Image of a man floating inside of a sensory deprivation isolation tank also known as a salt water floatation tank a tank used in meditation therapy and alternative medicine.

By definition sensory deprivation or otherwise also referred to as Restricted Environmental Stimulation Therapy (REST), is a concept that circumvents around restricting sensory input such as light, sound, smell, etc. to very minimal levels.

The objective of the therapy is to encourage deep levels of relaxation via the reduction of ‘brain chatter’. The therapy is executed using what has come to be known as floatation pods or tanks filled with highly concentrated warm Epsom salt solution without sound or light upon which ‘floaters’ are suspended in. Based on various clinical studies, this therapy actually results in a significant level of physical and mental benefits.

The origins of this therapy can be traced back to the 1950s when sensory deprivation experiments were almost considered a fad and were conducted by quite a number of psychologists to study the impact of restricted environments on mental and physical functions.

Initially, floatation tank therapy was conducted on subjects for periods of up to 24 hours where subjects were basically confined in cubicles with a bed after having their vision and hearing blotted out via a variety of different techniques. The studies did not go well mainly due to the harsh conditions.

Citing this as a factor, Dr John Lilly who was a neurophysiologist developed the concept of Floatation and later commercial floatation therapy by using Epsom salt solution which basically even removed the impact of gravity for the most part in a more comfortable which turned things around. Over the following years the technique was refined and the floatation tank made its debut.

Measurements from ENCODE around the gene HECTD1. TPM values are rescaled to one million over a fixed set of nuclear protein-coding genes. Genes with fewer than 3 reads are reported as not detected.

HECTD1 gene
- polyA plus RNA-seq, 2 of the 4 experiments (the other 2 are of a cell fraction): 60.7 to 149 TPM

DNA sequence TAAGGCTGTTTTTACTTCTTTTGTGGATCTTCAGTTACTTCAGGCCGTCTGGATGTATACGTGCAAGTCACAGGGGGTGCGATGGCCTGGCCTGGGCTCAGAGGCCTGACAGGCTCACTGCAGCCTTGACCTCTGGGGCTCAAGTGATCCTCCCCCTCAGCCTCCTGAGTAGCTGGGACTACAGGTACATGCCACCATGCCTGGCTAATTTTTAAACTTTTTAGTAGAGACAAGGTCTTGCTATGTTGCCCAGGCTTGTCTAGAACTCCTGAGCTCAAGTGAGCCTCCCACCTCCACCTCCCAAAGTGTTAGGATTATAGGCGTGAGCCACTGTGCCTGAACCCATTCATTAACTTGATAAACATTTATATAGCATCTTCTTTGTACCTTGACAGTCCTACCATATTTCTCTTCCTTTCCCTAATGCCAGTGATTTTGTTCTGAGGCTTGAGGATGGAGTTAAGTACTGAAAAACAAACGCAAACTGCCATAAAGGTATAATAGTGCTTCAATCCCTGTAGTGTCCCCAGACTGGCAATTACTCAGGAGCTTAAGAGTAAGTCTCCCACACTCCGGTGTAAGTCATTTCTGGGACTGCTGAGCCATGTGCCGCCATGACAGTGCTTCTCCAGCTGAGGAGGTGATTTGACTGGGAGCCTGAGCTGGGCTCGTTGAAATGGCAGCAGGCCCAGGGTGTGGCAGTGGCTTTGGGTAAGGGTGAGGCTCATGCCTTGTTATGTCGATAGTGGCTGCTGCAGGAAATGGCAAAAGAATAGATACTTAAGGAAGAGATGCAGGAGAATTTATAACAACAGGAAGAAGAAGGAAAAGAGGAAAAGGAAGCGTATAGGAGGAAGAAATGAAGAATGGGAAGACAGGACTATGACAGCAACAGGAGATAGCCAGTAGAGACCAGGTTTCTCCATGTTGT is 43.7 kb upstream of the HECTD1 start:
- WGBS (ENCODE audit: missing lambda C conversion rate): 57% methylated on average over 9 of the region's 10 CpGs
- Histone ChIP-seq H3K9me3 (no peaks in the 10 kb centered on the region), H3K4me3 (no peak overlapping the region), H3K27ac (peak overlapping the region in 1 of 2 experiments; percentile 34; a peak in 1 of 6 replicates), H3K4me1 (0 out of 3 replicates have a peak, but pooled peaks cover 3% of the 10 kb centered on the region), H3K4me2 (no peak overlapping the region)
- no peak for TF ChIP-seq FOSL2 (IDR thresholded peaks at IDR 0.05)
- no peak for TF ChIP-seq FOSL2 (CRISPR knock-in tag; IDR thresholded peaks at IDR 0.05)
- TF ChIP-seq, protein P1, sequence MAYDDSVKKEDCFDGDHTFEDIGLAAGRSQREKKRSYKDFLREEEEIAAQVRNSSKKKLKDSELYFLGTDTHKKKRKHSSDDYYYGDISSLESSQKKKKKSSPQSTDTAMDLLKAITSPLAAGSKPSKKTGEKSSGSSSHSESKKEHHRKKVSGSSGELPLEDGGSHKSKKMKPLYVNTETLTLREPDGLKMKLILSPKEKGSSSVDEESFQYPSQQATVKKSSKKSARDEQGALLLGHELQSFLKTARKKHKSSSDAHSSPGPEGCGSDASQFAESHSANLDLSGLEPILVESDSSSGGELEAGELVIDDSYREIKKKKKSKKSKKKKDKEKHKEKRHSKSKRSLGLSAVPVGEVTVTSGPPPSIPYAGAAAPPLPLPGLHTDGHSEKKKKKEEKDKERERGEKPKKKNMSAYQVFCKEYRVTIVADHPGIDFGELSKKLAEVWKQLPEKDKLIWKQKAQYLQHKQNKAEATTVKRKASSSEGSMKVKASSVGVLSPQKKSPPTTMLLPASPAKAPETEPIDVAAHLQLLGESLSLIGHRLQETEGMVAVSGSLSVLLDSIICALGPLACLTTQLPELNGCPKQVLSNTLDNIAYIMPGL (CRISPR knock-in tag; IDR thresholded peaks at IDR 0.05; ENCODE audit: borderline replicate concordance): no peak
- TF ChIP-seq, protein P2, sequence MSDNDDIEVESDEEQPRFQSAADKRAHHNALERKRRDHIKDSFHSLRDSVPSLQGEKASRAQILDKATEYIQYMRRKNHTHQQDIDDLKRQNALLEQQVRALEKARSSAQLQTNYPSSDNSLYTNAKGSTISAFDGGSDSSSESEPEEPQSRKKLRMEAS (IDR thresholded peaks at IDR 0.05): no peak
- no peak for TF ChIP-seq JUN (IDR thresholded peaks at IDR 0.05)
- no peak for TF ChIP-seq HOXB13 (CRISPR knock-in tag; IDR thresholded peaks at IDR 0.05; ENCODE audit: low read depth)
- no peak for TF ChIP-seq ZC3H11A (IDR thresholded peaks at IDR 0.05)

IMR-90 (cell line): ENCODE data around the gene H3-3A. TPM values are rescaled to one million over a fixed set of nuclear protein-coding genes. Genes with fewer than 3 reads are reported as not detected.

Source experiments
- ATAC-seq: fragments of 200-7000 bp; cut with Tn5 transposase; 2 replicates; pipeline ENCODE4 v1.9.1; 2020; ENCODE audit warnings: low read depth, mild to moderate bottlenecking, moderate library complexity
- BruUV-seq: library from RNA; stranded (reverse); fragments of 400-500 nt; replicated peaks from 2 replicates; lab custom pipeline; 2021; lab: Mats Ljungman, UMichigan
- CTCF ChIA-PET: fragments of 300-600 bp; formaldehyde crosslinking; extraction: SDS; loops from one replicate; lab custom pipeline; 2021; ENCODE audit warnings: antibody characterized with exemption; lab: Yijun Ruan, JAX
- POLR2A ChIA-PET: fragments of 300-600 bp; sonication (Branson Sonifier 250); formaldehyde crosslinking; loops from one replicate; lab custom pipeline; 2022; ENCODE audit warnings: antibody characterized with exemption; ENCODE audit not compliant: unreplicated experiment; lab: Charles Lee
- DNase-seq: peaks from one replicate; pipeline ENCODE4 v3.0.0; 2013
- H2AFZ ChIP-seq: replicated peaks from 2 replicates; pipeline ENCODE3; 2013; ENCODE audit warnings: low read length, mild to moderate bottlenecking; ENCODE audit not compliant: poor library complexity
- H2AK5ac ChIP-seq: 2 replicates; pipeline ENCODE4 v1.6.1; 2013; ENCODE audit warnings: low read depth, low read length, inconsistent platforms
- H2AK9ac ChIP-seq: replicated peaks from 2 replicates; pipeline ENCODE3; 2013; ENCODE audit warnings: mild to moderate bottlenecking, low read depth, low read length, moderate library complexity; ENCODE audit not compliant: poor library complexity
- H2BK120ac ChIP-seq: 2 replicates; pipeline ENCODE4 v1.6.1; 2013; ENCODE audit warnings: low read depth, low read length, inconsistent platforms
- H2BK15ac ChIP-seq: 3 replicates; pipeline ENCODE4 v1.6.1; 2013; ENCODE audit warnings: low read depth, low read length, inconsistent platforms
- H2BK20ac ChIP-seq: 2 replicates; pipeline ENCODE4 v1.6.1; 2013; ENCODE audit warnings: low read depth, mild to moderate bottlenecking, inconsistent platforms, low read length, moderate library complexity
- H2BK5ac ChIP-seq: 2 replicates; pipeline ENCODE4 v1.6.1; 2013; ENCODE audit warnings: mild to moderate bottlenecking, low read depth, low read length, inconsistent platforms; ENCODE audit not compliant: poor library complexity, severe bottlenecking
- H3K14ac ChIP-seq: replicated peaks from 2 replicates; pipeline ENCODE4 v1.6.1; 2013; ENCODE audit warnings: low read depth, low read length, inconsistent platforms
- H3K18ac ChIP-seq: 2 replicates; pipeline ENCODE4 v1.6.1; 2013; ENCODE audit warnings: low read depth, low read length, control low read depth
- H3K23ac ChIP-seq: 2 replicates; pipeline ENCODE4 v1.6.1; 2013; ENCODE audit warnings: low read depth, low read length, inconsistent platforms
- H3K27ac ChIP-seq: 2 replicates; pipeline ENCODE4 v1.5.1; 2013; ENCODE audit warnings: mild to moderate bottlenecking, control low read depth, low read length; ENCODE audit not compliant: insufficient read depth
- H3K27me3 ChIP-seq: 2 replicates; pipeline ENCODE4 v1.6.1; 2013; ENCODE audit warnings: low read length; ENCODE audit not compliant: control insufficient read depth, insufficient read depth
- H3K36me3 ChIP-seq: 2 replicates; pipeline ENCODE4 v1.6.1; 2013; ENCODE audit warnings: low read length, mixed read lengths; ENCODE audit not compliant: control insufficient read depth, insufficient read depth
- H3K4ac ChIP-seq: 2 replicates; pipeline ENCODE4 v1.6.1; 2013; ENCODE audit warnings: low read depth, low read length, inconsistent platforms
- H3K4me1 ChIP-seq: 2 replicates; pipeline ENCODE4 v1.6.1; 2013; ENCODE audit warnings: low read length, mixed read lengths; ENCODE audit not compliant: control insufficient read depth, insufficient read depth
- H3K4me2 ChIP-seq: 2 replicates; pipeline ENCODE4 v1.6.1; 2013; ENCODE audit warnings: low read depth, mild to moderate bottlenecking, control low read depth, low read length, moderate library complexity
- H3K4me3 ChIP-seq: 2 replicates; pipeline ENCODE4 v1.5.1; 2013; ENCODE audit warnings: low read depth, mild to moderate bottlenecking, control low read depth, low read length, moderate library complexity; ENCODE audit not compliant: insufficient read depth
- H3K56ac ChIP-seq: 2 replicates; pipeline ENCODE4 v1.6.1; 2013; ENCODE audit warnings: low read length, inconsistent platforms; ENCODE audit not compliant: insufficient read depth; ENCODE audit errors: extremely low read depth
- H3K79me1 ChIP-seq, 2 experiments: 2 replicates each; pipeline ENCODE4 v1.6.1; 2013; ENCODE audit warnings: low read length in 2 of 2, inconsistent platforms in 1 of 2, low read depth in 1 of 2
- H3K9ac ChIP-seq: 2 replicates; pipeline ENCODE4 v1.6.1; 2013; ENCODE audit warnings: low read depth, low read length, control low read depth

Initial studies by Lilly revealed that by the removal of external stimuli which included light, sound, gravity and even touch which accounted for approximately 90% of the average human’s central nervous system workload, the brain was able to alter its state and ease into a deep state of relaxation that was equivalent to that of those practicing meditation for years. Lily found that although sensory deprivation was harmful when it is prolonged, shorter periods of time within a day actually reduce stress levels significantly.

This was only the beginning as over time other researchers came to find that when subjects undergo float tank sessions and their brainwave frequencies are altered because of the therapy, their bodies did a lot of things that was beneficial to the subjects health which included the reduction in production of stress chemicals and the enhancement of production of ‘feel good’ chemicals which included serotonin, dopamine and endorphin among others.

This in turn enhances the subject’s moods and also ‘tweaked’ their overall sense of well-being due to the heightened state of their autoimmune response systems.  Since then, and off lately the consistent positive findings of numerous studies and clinical trials has resulted in the incorporation of REST into a variety of physical and mental health care programs by medical institutions.

Apart from that fitness and training professionals and as well as professional athletes have become the biggest proponents of REST due to the fact that it enhances muscle healing duration and increases the ability of athletes to focus and perform better at their track meets.

Since its debut, floatation tank therapy has gone around the block repeatedly and the only thing that matters about it is that it actually works!

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